Medical Imaging Radiation Can Accumulate Overtime
Many types of medical imaging procedures, such as x-rays, computed tomography scans, and nuclear medicine scans, expose patients to ionizing radiation, which over time can accumulate to substantial doses, according to a study published this week in the New England Journal of Medicine.
“We know that radiation is not benign and some people are getting high exposures,” says Reza Fazel, M.D., the lead author of the study and a cardiologist at Emory University.
Researchers used claims data from UnitedHealthcare on nearly 1 million individuals in five regions across the United States to estimate the overall rates of exposure to radiation from medical imaging procedures over a three-year period.
The study was led by a team of doctors from several academic medical centers, including Emory University, the University of Michigan Health System, and Yale University.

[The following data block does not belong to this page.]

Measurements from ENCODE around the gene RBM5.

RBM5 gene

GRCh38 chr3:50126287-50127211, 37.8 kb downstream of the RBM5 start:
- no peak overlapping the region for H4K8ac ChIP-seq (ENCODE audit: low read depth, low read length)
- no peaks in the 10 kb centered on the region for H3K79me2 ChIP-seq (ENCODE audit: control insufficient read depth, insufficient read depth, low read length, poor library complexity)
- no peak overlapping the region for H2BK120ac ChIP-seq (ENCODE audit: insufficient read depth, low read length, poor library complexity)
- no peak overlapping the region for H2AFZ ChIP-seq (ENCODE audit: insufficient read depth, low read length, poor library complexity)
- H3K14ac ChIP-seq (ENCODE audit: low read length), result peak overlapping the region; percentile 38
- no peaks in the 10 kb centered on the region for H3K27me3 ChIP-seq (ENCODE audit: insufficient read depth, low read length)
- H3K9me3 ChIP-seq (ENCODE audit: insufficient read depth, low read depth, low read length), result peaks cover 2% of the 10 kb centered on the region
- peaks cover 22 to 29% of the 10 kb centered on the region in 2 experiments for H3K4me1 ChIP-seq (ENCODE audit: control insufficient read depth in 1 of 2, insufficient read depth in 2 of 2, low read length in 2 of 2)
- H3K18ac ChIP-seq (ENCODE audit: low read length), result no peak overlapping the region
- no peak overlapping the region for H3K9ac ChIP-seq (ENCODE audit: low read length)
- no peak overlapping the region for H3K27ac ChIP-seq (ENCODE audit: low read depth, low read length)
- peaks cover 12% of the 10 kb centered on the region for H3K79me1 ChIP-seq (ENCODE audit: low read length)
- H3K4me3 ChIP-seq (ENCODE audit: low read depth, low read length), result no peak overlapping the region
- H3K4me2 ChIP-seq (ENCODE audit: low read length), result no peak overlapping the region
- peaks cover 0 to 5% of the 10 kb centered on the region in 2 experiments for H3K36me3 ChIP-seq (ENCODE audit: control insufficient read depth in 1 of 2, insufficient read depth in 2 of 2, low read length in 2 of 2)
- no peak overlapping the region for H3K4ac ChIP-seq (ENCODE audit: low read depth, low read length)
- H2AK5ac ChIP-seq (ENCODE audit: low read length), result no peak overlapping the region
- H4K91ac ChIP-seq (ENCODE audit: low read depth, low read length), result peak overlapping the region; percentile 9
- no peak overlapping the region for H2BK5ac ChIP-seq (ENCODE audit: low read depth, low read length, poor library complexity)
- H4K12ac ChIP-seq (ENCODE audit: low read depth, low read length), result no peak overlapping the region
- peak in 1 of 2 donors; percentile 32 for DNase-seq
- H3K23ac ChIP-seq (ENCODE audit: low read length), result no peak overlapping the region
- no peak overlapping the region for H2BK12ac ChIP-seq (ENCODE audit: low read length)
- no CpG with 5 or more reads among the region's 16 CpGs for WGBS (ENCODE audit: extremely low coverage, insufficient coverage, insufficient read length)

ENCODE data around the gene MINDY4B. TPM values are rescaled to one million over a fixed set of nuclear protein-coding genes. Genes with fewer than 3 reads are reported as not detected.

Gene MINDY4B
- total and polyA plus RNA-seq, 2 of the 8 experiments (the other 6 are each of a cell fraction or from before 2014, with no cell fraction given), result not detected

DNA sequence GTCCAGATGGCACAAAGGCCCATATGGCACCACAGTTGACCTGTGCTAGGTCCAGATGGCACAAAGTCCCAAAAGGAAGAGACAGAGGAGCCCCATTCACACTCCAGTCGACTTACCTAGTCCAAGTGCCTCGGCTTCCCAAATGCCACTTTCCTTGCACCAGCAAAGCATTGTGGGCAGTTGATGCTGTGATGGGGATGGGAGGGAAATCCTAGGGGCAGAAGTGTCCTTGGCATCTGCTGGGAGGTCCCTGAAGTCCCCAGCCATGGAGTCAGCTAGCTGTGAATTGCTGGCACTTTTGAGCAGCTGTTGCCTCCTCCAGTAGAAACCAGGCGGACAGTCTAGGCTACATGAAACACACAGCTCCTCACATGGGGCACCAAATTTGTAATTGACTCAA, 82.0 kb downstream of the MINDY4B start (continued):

Exposure was estimated for these individuals based on the effective dose (in millisieverts) of radiation associated with the procedure, a measure that is meant to reflect how harmful a given exposure is to the body on average. Exposure to radiation has been linked to higher rates of solid cancers and leukemias.
Levels of radiation exposure were categorized as:
* low, less than 3 millisieverts per year, roughly the background level from natural sources in the US
* moderate, up to 20 millisieverts per year, the annual limit for average occupational exposure over five years
* high, up to 50 millisieverts per year, the annual limit for occupational exposure
* very high, more than 50 millisieverts per year.
Nearly eight out of every 10 adults in the study population underwent at least one imaging procedure associated with radiation exposure during the three-year study period.
On average, the effective dose of radiation from these procedures was 2.4 mSv per year, resulting in overall radiation exposures in the average adult in the United States that almost doubled what would be expected from natural sources alone, the authors wrote.
More concerning doses (>20 mSv per year) that accumulated over time were not uncommon. For instance, the authors stated that, if their findings are generalized to the total adult population of the United States, this level of exposure may occur in over 4 million adults.